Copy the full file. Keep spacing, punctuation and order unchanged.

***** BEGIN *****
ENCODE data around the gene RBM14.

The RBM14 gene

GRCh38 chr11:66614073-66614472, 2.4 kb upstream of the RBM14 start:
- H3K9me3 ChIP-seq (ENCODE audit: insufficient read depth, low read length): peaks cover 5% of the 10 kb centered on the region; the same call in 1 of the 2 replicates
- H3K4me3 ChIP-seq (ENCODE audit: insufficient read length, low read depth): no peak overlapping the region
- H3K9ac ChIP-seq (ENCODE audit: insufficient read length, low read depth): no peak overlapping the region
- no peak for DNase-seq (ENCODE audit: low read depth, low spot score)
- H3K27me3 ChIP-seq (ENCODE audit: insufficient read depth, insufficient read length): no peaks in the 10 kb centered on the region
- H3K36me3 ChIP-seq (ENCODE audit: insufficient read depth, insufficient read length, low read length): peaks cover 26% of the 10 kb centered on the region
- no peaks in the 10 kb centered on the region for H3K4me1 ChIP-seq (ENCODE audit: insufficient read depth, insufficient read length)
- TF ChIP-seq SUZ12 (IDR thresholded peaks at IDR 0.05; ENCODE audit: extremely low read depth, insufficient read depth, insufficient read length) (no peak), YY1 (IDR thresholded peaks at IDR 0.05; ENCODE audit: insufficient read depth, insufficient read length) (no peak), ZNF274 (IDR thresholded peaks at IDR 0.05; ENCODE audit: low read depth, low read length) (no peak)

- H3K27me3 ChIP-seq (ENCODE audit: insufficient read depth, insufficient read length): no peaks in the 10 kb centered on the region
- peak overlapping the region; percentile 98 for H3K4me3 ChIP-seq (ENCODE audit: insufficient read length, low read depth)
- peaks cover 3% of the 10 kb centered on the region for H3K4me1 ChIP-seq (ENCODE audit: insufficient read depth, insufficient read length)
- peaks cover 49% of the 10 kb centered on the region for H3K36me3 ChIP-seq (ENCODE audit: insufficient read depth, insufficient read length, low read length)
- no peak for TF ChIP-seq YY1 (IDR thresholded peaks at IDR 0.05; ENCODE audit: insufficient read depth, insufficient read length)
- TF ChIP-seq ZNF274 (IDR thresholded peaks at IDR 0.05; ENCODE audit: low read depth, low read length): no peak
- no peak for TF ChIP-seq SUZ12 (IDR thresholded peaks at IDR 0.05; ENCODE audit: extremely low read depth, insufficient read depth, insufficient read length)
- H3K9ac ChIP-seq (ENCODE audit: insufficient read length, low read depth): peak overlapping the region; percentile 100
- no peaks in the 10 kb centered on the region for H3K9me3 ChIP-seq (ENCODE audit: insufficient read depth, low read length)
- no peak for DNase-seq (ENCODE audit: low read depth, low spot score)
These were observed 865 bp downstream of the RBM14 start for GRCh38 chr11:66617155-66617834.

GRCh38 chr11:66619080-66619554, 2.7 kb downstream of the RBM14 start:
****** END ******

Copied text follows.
ENCODE data around the gene RBM14.

The RBM14 gene

GRCh38 chr11:66614073-66614472, 2.4 kb upstream of the RBM14 start:
- H3K9me3 ChIP-seq (ENCODE audit: insufficient read depth, low read length): peaks cover 5% of the 10 kb centered on the region; the same call in 1 of the 2 replicates
- H3K4me3 ChIP-seq (ENCODE audit: insufficient read length, low read depth): no peak overlapping the region
- H3K9ac ChIP-seq (ENCODE audit: insufficient read length, low read depth): no peak overlapping the region
- no peak for DNase-seq (ENCODE audit: low read depth, low spot score)
- H3K27me3 ChIP-seq (ENCODE audit: insufficient read depth, insufficient read length): no peaks in the 10 kb centered on the region
- H3K36me3 ChIP-seq (ENCODE audit: insufficient read depth, insufficient read length, low read length): peaks cover 26% of the 10 kb centered on the region
- no peaks in the 10 kb centered on the region for H3K4me1 ChIP-seq (ENCODE audit: insufficient read depth, insufficient read length)
- TF ChIP-seq SUZ12 (IDR thresholded peaks at IDR 0.05; ENCODE audit: extremely low read depth, insufficient read depth, insufficient read length) (no peak), YY1 (IDR thresholded peaks at IDR 0.05; ENCODE audit: insufficient read depth, insufficient read length) (no peak), ZNF274 (IDR thresholded peaks at IDR 0.05; ENCODE audit: low read depth, low read length) (no peak)

- H3K27me3 ChIP-seq (ENCODE audit: insufficient read depth, insufficient read length): no peaks in the 10 kb centered on the region
- peak overlapping the region; percentile 98 for H3K4me3 ChIP-seq (ENCODE audit: insufficient read length, low read depth)
- peaks cover 3% of the 10 kb centered on the region for H3K4me1 ChIP-seq (ENCODE audit: insufficient read depth, insufficient read length)
- peaks cover 49% of the 10 kb centered on the region for H3K36me3 ChIP-seq (ENCODE audit: insufficient read depth, insufficient read length, low read length)
- no peak for TF ChIP-seq YY1 (IDR thresholded peaks at IDR 0.05; ENCODE audit: insufficient read depth, insufficient read length)
- TF ChIP-seq ZNF274 (IDR thresholded peaks at IDR 0.05; ENCODE audit: low read depth, low read length): no peak
- no peak for TF ChIP-seq SUZ12 (IDR thresholded peaks at IDR 0.05; ENCODE audit: extremely low read depth, insufficient read depth, insufficient read length)
- H3K9ac ChIP-seq (ENCODE audit: insufficient read length, low read depth): peak overlapping the region; percentile 100
- no peaks in the 10 kb centered on the region for H3K9me3 ChIP-seq (ENCODE audit: insufficient read depth, low read length)
- no peak for DNase-seq (ENCODE audit: low read depth, low spot score)
These were observed 865 bp downstream of the RBM14 start for GRCh38 chr11:66617155-66617834.

GRCh38 chr11:66619080-66619554, 2.7 kb downstream of the RBM14 start: